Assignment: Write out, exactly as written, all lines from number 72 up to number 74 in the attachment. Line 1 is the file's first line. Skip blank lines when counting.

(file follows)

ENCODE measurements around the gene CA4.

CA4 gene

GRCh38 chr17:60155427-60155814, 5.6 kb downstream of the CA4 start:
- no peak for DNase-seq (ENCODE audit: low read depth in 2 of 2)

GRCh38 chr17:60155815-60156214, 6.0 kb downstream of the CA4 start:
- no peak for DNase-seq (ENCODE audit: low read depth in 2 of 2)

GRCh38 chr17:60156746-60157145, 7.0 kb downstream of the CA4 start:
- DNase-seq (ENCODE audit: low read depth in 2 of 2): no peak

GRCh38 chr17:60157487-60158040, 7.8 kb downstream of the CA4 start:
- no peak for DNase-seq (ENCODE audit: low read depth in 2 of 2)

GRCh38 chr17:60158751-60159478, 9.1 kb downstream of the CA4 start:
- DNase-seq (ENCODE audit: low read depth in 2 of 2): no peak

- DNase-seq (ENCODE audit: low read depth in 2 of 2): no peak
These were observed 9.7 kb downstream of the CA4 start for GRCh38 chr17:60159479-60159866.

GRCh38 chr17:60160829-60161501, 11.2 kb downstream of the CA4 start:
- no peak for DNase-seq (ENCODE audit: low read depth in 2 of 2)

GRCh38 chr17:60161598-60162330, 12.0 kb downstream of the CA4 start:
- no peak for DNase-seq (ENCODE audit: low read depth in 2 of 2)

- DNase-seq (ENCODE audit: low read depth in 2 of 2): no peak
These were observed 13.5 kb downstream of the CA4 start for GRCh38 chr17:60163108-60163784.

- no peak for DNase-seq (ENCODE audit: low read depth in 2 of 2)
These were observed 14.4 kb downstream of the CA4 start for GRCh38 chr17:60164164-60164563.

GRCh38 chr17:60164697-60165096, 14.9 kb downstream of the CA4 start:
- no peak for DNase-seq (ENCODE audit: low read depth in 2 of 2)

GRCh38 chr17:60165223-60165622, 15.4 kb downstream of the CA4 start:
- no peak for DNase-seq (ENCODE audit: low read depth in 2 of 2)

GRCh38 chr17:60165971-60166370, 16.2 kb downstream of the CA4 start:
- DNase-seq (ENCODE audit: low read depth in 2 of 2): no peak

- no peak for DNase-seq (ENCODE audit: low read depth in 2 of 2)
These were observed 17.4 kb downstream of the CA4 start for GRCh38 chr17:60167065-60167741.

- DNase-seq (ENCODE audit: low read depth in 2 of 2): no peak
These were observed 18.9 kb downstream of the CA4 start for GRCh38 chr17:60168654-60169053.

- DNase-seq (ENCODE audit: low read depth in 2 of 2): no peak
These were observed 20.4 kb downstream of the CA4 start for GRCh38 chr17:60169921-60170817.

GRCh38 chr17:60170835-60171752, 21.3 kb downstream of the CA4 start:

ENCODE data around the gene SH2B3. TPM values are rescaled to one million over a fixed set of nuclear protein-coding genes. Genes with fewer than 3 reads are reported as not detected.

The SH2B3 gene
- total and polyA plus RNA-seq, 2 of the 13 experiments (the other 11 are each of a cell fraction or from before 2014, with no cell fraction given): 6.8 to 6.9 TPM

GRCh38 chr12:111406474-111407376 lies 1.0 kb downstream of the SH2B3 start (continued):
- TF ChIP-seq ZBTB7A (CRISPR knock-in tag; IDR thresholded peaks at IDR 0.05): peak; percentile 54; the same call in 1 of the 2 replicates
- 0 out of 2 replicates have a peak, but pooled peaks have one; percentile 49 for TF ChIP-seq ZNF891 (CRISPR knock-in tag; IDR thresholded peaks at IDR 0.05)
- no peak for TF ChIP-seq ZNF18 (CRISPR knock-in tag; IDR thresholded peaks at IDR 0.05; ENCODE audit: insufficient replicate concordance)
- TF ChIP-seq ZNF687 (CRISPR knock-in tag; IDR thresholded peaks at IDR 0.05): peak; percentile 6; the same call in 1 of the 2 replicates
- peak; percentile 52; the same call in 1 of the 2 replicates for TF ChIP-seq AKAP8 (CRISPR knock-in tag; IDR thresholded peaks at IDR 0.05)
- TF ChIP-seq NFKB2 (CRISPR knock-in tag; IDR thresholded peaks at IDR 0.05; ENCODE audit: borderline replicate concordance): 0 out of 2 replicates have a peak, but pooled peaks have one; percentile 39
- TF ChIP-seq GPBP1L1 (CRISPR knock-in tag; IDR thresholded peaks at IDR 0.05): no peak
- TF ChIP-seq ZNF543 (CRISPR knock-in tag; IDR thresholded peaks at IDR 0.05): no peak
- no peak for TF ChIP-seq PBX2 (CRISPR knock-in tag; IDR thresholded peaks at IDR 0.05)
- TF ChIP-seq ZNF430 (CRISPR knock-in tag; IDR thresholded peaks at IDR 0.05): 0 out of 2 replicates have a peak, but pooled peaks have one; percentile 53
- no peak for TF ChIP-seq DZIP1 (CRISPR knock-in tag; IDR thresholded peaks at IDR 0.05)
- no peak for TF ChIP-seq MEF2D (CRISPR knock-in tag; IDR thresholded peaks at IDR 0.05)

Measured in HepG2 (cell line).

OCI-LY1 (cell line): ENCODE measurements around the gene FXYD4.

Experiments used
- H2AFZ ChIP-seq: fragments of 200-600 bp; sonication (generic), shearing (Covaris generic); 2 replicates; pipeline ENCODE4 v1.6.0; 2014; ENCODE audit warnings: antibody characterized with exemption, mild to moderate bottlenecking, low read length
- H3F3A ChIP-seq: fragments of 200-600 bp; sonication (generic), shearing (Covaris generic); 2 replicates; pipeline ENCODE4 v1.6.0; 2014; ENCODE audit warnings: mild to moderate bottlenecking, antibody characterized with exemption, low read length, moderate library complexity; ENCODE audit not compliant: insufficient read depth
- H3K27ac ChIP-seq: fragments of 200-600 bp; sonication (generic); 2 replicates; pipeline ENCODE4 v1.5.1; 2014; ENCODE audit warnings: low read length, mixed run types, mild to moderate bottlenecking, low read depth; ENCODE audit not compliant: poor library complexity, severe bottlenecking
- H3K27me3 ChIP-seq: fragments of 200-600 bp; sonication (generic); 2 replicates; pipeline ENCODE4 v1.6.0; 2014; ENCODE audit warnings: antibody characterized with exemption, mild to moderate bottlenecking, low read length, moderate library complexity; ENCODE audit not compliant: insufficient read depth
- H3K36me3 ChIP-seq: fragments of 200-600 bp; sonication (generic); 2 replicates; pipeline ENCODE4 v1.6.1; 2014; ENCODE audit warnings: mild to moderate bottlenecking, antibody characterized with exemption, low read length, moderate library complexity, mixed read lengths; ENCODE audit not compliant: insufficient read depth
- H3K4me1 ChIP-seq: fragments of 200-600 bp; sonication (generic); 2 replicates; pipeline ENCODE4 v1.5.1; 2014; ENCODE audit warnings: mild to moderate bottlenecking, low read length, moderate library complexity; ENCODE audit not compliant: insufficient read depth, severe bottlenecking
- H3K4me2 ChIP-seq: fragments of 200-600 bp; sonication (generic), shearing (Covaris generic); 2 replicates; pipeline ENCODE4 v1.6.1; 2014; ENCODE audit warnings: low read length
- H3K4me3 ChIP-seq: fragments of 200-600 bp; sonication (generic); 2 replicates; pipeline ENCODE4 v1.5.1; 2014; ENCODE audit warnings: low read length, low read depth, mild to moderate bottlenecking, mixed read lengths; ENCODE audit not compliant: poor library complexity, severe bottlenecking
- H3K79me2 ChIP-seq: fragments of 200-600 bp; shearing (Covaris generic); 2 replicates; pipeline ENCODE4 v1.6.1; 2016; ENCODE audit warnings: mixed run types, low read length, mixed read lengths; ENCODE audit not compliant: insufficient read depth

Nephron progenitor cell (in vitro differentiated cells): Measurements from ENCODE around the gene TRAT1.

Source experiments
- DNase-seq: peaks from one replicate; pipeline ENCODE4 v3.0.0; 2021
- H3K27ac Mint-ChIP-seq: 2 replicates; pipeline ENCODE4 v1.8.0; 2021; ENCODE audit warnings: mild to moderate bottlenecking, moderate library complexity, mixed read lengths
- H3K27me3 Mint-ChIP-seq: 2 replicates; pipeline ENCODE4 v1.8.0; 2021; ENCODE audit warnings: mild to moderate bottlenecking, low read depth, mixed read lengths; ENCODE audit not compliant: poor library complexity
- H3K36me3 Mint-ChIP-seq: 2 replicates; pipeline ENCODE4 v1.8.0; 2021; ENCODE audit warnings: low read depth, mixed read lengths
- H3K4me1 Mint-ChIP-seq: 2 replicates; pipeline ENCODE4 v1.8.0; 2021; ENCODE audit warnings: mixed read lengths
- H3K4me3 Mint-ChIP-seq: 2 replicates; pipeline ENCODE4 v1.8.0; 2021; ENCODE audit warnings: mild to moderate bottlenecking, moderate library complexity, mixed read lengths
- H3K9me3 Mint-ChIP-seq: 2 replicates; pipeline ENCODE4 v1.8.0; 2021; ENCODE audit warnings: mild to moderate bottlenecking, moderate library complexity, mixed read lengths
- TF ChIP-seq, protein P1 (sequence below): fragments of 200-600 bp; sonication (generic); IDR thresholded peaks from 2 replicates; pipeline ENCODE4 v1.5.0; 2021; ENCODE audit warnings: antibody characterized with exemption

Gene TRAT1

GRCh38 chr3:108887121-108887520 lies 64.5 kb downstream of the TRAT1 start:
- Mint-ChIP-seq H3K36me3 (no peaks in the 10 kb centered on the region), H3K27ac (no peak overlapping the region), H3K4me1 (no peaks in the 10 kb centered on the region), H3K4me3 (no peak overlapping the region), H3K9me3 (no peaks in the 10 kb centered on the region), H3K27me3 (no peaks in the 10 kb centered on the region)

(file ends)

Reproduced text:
- H3K9me3 Mint-ChIP-seq: 2 replicates; pipeline ENCODE4 v1.8.0; 2021; ENCODE audit warnings: mild to moderate bottlenecking, moderate library complexity, mixed read lengths
- TF ChIP-seq, protein P1 (sequence below): fragments of 200-600 bp; sonication (generic); IDR thresholded peaks from 2 replicates; pipeline ENCODE4 v1.5.0; 2021; ENCODE audit warnings: antibody characterized with exemption

Gene TRAT1